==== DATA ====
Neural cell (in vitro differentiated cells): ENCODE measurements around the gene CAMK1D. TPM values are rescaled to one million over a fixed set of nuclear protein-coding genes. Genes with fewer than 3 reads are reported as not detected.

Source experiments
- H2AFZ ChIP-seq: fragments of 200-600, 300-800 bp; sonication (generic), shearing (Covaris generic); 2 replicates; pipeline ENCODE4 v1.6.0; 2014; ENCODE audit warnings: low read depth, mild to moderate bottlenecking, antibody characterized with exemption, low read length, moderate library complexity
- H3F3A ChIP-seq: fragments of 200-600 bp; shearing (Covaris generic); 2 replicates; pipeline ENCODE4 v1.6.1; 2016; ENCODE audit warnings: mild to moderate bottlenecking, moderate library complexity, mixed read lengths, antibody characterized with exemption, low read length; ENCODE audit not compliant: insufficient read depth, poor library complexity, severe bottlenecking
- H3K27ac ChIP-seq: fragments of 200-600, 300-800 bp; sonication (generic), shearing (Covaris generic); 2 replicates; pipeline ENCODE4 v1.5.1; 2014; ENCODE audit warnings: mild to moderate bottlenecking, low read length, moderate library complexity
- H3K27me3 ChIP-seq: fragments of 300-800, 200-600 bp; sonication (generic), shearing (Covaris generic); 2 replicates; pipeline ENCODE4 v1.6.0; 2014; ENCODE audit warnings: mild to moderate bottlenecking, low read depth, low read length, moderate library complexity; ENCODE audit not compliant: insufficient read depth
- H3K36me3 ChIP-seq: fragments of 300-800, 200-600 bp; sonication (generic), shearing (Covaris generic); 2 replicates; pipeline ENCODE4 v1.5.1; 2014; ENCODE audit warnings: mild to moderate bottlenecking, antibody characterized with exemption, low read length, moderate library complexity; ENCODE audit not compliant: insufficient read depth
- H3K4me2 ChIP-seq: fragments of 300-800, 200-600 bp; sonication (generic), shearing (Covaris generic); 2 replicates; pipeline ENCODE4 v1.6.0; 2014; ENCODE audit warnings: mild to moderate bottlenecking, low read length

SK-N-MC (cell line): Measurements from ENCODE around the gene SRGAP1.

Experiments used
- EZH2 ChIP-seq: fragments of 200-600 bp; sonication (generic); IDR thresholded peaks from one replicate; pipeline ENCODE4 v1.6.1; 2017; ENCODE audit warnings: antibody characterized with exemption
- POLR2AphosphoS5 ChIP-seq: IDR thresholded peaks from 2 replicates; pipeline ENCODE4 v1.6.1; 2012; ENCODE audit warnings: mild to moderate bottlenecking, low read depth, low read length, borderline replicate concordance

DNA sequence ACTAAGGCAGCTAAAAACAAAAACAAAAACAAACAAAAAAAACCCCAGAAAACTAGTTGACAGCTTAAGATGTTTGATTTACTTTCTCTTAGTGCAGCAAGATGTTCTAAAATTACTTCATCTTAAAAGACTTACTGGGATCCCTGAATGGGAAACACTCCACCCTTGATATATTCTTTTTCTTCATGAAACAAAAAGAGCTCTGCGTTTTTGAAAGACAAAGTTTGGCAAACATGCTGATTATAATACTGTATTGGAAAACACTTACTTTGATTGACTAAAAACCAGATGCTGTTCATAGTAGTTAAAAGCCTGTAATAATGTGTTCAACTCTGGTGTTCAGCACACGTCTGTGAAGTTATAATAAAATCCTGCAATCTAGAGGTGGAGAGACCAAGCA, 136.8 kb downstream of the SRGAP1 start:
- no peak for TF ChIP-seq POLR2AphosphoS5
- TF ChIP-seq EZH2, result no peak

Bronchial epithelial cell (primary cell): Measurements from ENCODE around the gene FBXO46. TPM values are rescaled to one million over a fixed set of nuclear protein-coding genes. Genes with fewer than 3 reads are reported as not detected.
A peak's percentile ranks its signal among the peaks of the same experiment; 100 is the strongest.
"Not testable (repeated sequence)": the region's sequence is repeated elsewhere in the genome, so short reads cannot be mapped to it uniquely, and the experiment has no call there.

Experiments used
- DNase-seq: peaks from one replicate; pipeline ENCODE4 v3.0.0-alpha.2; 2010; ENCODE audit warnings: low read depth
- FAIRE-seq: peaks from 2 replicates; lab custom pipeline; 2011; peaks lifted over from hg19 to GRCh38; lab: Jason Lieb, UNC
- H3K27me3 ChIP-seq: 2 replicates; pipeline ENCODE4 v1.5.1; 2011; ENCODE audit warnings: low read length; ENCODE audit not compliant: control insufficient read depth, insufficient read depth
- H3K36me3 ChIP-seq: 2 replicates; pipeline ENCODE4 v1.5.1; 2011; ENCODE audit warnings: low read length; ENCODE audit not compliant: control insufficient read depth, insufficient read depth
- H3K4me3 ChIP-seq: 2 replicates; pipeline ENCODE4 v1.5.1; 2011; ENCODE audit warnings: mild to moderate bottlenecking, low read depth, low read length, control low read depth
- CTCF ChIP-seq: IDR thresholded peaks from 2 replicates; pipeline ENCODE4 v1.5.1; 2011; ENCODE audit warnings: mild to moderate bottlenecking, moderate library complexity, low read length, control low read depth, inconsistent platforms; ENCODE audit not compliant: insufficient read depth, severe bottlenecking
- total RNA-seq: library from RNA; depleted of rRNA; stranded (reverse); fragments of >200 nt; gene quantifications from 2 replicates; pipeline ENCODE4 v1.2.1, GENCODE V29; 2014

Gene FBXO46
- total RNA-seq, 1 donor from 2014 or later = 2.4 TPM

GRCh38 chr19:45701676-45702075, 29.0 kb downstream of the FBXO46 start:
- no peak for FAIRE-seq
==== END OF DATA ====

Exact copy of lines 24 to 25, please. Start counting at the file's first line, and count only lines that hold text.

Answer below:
- H3K4me3 ChIP-seq: 2 replicates; pipeline ENCODE4 v1.5.1; 2011; ENCODE audit warnings: mild to moderate bottlenecking, low read depth, low read length, control low read depth
- CTCF ChIP-seq: IDR thresholded peaks from 2 replicates; pipeline ENCODE4 v1.5.1; 2011; ENCODE audit warnings: mild to moderate bottlenecking, moderate library complexity, low read length, control low read depth, inconsistent platforms; ENCODE audit not compliant: insufficient read depth, severe bottlenecking